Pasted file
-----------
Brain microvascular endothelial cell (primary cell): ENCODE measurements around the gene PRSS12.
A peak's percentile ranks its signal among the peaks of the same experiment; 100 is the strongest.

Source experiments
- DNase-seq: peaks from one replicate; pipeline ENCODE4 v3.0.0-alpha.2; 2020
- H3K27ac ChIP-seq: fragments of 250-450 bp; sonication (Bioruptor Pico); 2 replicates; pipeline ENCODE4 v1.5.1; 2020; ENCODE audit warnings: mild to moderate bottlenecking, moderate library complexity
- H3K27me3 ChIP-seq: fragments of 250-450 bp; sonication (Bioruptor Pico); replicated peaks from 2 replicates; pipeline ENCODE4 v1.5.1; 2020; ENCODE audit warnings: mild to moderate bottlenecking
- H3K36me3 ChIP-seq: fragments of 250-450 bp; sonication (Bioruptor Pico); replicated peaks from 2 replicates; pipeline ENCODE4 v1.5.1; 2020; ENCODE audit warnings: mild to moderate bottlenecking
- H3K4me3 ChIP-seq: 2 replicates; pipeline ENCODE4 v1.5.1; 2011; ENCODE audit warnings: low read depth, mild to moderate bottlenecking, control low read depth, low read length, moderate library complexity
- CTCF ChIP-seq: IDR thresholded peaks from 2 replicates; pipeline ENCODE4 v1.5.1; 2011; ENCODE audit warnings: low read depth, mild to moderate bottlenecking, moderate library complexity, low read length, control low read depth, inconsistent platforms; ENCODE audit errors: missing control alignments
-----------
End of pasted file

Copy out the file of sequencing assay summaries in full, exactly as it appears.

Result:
Brain microvascular endothelial cell (primary cell): ENCODE measurements around the gene PRSS12.
A peak's percentile ranks its signal among the peaks of the same experiment; 100 is the strongest.

Source experiments
- DNase-seq: peaks from one replicate; pipeline ENCODE4 v3.0.0-alpha.2; 2020
- H3K27ac ChIP-seq: fragments of 250-450 bp; sonication (Bioruptor Pico); 2 replicates; pipeline ENCODE4 v1.5.1; 2020; ENCODE audit warnings: mild to moderate bottlenecking, moderate library complexity
- H3K27me3 ChIP-seq: fragments of 250-450 bp; sonication (Bioruptor Pico); replicated peaks from 2 replicates; pipeline ENCODE4 v1.5.1; 2020; ENCODE audit warnings: mild to moderate bottlenecking
- H3K36me3 ChIP-seq: fragments of 250-450 bp; sonication (Bioruptor Pico); replicated peaks from 2 replicates; pipeline ENCODE4 v1.5.1; 2020; ENCODE audit warnings: mild to moderate bottlenecking
- H3K4me3 ChIP-seq: 2 replicates; pipeline ENCODE4 v1.5.1; 2011; ENCODE audit warnings: low read depth, mild to moderate bottlenecking, control low read depth, low read length, moderate library complexity
- CTCF ChIP-seq: IDR thresholded peaks from 2 replicates; pipeline ENCODE4 v1.5.1; 2011; ENCODE audit warnings: low read depth, mild to moderate bottlenecking, moderate library complexity, low read length, control low read depth, inconsistent platforms; ENCODE audit errors: missing control alignments